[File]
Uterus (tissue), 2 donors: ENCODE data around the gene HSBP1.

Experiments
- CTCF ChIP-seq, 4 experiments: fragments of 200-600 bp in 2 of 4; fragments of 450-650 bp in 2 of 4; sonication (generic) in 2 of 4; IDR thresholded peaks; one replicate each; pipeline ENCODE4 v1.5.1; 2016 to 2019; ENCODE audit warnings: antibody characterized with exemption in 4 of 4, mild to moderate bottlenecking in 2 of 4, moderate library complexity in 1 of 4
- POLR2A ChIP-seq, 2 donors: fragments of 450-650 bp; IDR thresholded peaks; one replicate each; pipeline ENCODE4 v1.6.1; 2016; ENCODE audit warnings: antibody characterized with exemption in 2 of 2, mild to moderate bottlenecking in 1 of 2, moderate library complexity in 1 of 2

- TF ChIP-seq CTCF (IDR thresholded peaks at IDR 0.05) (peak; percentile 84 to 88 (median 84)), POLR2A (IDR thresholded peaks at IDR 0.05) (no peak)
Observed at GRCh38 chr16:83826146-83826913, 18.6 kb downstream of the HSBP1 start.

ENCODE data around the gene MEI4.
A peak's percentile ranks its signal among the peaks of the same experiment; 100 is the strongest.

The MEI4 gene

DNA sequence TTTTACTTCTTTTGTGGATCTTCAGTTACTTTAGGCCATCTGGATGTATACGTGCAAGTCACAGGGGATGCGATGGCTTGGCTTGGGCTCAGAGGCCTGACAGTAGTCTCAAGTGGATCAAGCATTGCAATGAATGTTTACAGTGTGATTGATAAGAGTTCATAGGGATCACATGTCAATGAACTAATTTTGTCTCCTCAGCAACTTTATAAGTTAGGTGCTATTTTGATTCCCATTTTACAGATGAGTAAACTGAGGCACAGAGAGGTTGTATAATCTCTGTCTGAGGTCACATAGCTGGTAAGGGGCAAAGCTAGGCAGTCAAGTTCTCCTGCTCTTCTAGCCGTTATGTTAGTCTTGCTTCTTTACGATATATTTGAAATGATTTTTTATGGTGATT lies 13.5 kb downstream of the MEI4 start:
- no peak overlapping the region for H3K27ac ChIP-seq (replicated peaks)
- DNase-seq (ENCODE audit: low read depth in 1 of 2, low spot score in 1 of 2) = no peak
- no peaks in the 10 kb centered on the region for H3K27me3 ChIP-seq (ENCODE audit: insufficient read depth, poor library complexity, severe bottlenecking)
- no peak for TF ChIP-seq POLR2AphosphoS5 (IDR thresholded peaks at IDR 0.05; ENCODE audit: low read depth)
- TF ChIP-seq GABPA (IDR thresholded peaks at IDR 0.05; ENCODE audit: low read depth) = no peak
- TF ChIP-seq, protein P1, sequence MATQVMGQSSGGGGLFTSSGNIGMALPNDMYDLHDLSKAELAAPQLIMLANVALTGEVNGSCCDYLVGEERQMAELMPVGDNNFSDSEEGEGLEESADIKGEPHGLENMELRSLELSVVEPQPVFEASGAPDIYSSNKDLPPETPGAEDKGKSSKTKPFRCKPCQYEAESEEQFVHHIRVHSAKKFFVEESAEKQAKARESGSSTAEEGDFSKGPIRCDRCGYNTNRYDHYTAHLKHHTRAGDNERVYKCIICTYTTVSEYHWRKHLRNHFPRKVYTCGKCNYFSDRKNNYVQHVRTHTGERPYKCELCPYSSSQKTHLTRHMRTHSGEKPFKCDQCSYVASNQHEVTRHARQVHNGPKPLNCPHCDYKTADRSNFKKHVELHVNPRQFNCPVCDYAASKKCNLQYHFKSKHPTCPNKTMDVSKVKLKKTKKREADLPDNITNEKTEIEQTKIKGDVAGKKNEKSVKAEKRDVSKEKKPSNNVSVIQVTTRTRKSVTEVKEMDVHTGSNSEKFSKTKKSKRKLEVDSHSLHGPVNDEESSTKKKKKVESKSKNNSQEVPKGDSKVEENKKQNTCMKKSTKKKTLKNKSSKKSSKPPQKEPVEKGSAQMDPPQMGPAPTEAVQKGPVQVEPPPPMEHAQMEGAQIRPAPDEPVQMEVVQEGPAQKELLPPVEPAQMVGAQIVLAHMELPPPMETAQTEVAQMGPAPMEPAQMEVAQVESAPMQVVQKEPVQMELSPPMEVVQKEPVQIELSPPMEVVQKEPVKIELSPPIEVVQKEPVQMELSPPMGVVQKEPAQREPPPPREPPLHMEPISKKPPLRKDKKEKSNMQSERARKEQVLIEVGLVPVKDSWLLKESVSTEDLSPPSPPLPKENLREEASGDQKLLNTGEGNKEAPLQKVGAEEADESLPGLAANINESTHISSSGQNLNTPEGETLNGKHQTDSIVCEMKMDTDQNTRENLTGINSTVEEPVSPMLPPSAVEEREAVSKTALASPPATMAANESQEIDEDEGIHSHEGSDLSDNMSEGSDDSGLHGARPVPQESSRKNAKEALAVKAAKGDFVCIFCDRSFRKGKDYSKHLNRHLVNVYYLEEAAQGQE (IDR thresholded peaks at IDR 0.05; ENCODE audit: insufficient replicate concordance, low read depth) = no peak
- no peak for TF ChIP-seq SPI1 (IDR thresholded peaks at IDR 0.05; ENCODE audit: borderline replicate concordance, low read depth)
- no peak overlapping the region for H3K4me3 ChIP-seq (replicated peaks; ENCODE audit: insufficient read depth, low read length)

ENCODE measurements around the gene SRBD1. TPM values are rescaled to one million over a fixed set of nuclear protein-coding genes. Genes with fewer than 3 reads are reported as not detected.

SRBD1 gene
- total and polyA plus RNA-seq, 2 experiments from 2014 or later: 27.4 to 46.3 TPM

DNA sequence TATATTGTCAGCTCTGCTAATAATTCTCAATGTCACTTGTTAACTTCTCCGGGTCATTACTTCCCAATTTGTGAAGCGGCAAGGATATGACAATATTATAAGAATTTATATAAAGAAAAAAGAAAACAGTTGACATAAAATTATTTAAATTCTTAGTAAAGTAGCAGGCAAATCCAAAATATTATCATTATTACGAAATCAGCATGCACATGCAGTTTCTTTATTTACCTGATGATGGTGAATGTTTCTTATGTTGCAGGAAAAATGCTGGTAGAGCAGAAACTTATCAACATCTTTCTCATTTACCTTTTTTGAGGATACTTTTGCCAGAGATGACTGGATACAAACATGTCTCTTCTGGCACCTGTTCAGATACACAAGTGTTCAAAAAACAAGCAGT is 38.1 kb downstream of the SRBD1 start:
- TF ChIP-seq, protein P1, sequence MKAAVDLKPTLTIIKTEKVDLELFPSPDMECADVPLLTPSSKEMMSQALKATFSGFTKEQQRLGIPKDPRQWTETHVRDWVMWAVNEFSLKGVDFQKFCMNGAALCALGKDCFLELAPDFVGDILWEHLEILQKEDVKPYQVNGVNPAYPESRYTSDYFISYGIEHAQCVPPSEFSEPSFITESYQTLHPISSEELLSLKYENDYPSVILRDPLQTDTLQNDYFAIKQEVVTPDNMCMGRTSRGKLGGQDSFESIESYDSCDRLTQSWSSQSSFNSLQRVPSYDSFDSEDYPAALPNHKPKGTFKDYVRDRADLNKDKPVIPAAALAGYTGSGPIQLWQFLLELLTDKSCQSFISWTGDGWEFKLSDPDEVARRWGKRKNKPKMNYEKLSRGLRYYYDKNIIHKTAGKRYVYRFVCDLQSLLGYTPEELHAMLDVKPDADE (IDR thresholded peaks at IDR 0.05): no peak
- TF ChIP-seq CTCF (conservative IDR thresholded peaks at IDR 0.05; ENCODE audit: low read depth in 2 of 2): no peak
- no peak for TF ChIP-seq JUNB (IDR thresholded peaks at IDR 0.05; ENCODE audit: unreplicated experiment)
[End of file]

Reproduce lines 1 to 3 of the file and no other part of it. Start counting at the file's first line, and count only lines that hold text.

Uterus (tissue), 2 donors: ENCODE data around the gene HSBP1.

Experiments
- CTCF ChIP-seq, 4 experiments: fragments of 200-600 bp in 2 of 4; fragments of 450-650 bp in 2 of 4; sonication (generic) in 2 of 4; IDR thresholded peaks; one replicate each; pipeline ENCODE4 v1.5.1; 2016 to 2019; ENCODE audit warnings: antibody characterized with exemption in 4 of 4, mild to moderate bottlenecking in 2 of 4, moderate library complexity in 1 of 4